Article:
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COLTRANE'S BLUE NOTE ALBUM IN FAIRLY GOOD MONO SOUND
on May 18, 2012
Two discs-42 minutes each approximately. The booklet contains a short essay on Coltrane's life in music up to this album, and on through to his death. Every Coltrane/jazz fan has heard this album, recorded in 1957. Besides Coltrane, it features Lee Morgan-trumpet, Curtis Fuller-trombone, Paul Chambers-bass, Philly Joe Jones-drums, and Kenny Drew-piano. You may feel the monaural version is worth less-for reasons listed below. This set (especially in mono) is somewhere between 2-3 "stars", so approach accordingly.
The stereo version is clean and punchy-without sounding harsh. There's an open feel to the sound, being in stereo-but fans (like me) may also be interested in hearing a monaural version of this great album. Overall the sound doesn't have the "open space" feeling as heard in the stereo version. However there's a fullness, an evenness to the sound that's missing in stereo.
In mono each instrument can still be heard easily. The highs from Morgan's trumpet are a bit harsh sounding-as if the trumpet had reached the highest recording levels. But when he stays out of the higher registers, the sound is fine. The lows are full without sounding muddy.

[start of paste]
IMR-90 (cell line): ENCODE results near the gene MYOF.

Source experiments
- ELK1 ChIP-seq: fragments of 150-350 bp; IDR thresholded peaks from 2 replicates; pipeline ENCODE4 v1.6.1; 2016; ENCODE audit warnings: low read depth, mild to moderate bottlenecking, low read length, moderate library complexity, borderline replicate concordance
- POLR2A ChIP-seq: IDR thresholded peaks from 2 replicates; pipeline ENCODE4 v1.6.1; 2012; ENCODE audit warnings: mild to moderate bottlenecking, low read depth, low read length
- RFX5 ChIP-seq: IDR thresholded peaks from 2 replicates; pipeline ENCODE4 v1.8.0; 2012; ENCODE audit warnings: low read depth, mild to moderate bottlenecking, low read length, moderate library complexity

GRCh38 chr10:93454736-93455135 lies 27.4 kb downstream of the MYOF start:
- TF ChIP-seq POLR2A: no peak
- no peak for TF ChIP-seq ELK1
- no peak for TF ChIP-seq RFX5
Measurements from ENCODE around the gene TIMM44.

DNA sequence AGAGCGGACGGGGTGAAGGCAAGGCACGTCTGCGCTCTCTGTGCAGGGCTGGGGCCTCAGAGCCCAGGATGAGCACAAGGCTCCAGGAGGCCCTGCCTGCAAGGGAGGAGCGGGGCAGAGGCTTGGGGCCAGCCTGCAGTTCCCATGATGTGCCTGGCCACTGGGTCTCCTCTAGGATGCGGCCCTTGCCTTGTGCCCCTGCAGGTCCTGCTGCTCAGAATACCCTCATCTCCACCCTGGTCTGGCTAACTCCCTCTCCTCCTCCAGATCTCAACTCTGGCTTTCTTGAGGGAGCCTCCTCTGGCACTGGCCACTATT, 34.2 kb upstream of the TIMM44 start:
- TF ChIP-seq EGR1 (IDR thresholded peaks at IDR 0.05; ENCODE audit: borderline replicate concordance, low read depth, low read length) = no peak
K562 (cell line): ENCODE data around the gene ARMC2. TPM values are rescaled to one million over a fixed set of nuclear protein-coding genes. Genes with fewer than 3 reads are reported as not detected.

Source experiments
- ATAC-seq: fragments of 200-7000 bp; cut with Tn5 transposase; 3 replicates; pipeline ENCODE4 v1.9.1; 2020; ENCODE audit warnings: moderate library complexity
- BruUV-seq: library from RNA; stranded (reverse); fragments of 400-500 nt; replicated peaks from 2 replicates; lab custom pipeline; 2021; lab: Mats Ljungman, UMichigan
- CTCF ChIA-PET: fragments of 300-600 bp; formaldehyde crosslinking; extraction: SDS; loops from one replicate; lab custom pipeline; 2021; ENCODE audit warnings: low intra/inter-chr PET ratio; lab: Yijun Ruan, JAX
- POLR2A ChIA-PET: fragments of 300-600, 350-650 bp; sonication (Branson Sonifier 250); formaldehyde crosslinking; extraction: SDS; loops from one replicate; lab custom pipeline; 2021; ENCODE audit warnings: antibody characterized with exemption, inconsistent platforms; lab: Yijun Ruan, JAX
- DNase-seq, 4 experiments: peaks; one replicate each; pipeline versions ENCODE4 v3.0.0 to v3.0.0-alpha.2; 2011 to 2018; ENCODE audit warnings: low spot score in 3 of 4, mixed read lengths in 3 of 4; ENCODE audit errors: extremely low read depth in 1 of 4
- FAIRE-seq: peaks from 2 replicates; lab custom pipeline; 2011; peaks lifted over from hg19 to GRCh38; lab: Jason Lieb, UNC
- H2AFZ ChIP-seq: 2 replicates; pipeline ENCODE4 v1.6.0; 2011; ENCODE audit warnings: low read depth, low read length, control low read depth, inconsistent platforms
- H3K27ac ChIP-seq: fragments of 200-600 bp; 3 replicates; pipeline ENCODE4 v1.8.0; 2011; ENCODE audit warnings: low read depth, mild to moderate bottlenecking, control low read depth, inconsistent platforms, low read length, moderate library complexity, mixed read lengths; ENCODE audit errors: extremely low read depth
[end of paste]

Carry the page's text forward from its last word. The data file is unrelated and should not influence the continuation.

I'm assuming that the source for the mono album (if not both) is from a good vinyl source. Listening without headphones I can't hear any horrible sonic anomalies-sometimes apparent when even a good vinyl copy is used as the source. With headphones I detect some occasional slight anomalies-so if you're a true audiophile-you may want to pass this by. I wish someone would release this in mono from a good source-maybe one day.
So, if you're curious to hear this seminal album in mono, and/or want it for your Coltrane library, this is worth purchasing-as long as you understand that it's not anywhere near a perfect recording. And the low price (as of this writing) makes it worth a listen-as long as you know what you're getting.